So, to quote Vladimir Illych Lenin once again, 'What is to be Done?". Leaving the guy hanging in the LSB yard, like the crucified Roman slaves lining the Appian Way, with a sign that read "dumb ass pseudo-kayaker" pinned on his chest seems a bit extreme, no matter how satisfied it would make the VOR feel. Plus my guess is that the view might disturb RangerSue. Had I been on the Monday morning crossing, I may have 'accidentally' knocked the guy over. "Oh man, sorry dude! Water pretty cold? Can you still feel your fingers? I'll bet your weiner is about the size of a golf pencil stub, right? How are you getting back in your boat? Too bad that wetsuit is folded up on our back deck, eh? Just tell me how to help you get back in and I'll get right on it!". What actually happened is actually much more constructive and positive. The guy confessed to knowing an extremely competent paddler that we all know in the northern part of the state. KDK emailed him with the story and suggested that when he next talked to Mr.Macho that he gently steer the subject to proper gear and risk management. Our zenlike buddy from the north agreed to take Kate's words "to heart and try to do something positive with them". I guess that and Mr.M's awareness of his companions feelings and concerns, which she hopefully expressed both forcefully and clearly on the ride home, would move this fellow into that conscious incompetent mode and move him toward the conscious competent quadrant that we would like all Lake Superior sea kayakers to be in. I would also hope that this cautionary tale might be passed on to those seen off loading the 10' rec boat at Little Sand Bay for a 'trip to the Apostle Islands'. The National Park Service can't prohibit anyone from going out on the lake no matter how ill prepared they are or how shaky their gear looks. They just get to pick up the pieces, along with the Coast Guard, and that's the very last way they want to spend their time. As our buddy Silb's would say, paddle safe!

Tuesday, June 1, 2010

A day in the water



The Memorial Day weekend began in the traditional fashion, splitting a winters worth of wood at CampO. The WoodFondlingBarrister was in his glory with a pile of hard maple and assorted lesser species the size of a small garage, two splitters, and a crew of around fifteen. The weather was warm with a nice lake breeze keeping the flying vermin at bay and the sun was beating down from a cloudless sky. The pile had disappeared by around 11am and a few of us headed down the hill for the inviting waters of Lake O'Brien and a cooling swim. My problem was that I kind of forgot to get out of the water. For about six hours.

When I was a kid we had the classic cabin up north. No insulation, a kerosene burning stove, hand pump with a sand point, and the inevitable outhouse. This was back when a blue collar worker like my old man, a union worker at the Uniroyal tire plant, could afford a lake place. We would spend the entire day in the water, swimming, snorkeling, screwing around on air mattresses, running off the dock, and diving to the lake bottom just for the hell of it. We were always called up for lunch, my sisters and I, and not allowed to go back in the water for 45 minutes after eating. It was widely known that swimming too soon after eating would cause stomach cramps and result in almost immediate drowning for the hapless victim. Once at the town beach I pointed out to my mother that several kids had been seen eating hot dogs and then running straight into the water. "They must have very poor mothers" was the response. Yeah, but how come the water isn't full of kids drowned from the sudden onset of hot dog induced stomach cramps mom?? "Maybe I should get your father and you can ask him these rude questions?". Nah that's OK, I just want to get back in the water.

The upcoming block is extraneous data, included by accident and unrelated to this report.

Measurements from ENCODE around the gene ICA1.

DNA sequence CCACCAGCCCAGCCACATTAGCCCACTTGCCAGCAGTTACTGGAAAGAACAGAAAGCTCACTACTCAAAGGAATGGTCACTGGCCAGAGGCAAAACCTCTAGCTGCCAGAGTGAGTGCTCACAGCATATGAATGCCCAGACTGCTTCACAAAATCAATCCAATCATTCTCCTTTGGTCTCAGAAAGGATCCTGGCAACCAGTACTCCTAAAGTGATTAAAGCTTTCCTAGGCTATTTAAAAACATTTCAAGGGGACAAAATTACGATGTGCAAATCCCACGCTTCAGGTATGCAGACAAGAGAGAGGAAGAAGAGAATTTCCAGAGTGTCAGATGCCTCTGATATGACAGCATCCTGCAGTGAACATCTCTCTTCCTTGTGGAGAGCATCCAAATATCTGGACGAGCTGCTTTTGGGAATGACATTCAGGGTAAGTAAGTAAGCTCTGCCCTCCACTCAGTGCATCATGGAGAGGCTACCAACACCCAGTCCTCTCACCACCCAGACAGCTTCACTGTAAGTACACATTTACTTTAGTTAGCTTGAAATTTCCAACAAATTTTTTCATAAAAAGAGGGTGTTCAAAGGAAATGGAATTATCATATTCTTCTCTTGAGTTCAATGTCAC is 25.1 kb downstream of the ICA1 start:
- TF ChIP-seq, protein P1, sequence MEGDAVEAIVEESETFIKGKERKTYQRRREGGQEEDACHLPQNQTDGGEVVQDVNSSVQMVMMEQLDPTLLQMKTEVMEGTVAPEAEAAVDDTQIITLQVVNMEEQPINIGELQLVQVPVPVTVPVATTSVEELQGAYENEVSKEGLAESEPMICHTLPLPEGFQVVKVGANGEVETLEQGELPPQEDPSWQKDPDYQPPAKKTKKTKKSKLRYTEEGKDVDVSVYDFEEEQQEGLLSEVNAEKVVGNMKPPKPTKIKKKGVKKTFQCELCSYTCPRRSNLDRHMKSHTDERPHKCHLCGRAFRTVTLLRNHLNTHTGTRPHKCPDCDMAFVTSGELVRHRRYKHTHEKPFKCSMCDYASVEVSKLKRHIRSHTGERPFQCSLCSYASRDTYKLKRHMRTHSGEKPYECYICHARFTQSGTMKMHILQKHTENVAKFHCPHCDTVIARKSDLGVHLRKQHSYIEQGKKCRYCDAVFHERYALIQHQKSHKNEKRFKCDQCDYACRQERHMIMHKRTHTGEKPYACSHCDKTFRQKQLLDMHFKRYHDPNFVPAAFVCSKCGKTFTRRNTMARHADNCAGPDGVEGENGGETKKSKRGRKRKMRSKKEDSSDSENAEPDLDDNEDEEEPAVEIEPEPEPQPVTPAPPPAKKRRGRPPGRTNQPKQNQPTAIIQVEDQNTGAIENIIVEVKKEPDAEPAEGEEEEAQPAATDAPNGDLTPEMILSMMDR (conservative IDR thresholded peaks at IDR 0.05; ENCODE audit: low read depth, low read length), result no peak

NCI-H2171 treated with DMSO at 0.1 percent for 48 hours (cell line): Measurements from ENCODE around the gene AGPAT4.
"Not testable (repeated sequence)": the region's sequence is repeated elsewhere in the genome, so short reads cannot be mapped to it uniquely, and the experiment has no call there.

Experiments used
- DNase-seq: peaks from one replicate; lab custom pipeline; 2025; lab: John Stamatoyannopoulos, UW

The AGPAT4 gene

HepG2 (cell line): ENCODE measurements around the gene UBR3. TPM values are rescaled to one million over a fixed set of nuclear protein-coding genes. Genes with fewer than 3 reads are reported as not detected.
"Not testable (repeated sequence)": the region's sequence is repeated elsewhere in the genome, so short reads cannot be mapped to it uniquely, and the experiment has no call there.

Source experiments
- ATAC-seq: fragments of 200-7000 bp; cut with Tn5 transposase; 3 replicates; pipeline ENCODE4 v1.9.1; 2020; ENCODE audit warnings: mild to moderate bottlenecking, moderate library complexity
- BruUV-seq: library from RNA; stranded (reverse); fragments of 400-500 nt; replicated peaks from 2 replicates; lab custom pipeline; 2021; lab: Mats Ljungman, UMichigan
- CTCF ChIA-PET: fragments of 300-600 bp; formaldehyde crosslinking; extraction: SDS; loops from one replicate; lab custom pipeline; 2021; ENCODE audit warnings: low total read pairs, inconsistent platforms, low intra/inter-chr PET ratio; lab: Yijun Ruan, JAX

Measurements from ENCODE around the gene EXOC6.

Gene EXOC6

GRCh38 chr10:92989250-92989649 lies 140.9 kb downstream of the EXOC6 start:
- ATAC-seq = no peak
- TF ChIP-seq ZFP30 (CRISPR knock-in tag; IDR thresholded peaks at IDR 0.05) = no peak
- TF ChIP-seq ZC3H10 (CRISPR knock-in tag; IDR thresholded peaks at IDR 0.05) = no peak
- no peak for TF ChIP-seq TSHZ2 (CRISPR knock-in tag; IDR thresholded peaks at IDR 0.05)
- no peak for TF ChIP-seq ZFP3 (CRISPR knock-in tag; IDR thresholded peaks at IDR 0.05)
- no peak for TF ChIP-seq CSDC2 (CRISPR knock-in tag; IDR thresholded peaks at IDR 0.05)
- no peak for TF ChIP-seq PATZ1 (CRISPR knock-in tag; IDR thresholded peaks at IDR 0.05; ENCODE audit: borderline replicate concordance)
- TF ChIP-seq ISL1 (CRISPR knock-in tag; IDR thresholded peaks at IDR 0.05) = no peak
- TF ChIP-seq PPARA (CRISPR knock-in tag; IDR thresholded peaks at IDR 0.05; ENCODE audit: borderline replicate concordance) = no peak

Air temp, water temp, wind, and sun were all perfect. I had no where to go and all day to get there. I swam out to the diving raft, where a trio of soon to be sophomores in high school were jumping off into the water. I had to jump off a few times as well, although I didn't look nearly as good doing it. I hopped in the kayak and rolled a few times with the Greenland stick and then went back and grabbed the Euro blade and tried a few roll with that. By then the IrishPirate and GurneyGranny had gone for a swim as well and found the giant blow up floating water chair. I climbed back in the water and swam a bit more and then went for a paddle with the IP. We did some strokes and a few rescues and she indicated that she was interested in a bit of rolling practice so I stood in the water and tipped her over a few times. She hit her angel rolls and is a short paddle dive away from a sweep roll. She has the static brace down, as you can see from the image. We jumped in the hot sauna and to warm up and then I headed, once again, back into the water. I was watching the beer drinking up on the hill with thoughts of leaving the water but RawhidePhil took pity and brought some beer down to the lake which got rid of that temptation. I was finally summoned to cook ribs and that got me out of the water, into my clothes, and up the hill to the camp.I've had great days on the water but this was the rare great day in the water. Adults just don't get to spend a day playing in the water and that's really too bad. Kayaking is a water sport and I think that if people spent more time in the water that they would be better paddlers for it. Its kind of like trying to improve your skiing; if you don't push it and fall once in awhile you just don't get any better. A perfect day like Saturday could not be wasted and we certainly did not waste it. Everyone had fun in the water and I can't wait until the next opportunity to spend another day in the water behaving like a 14 year old.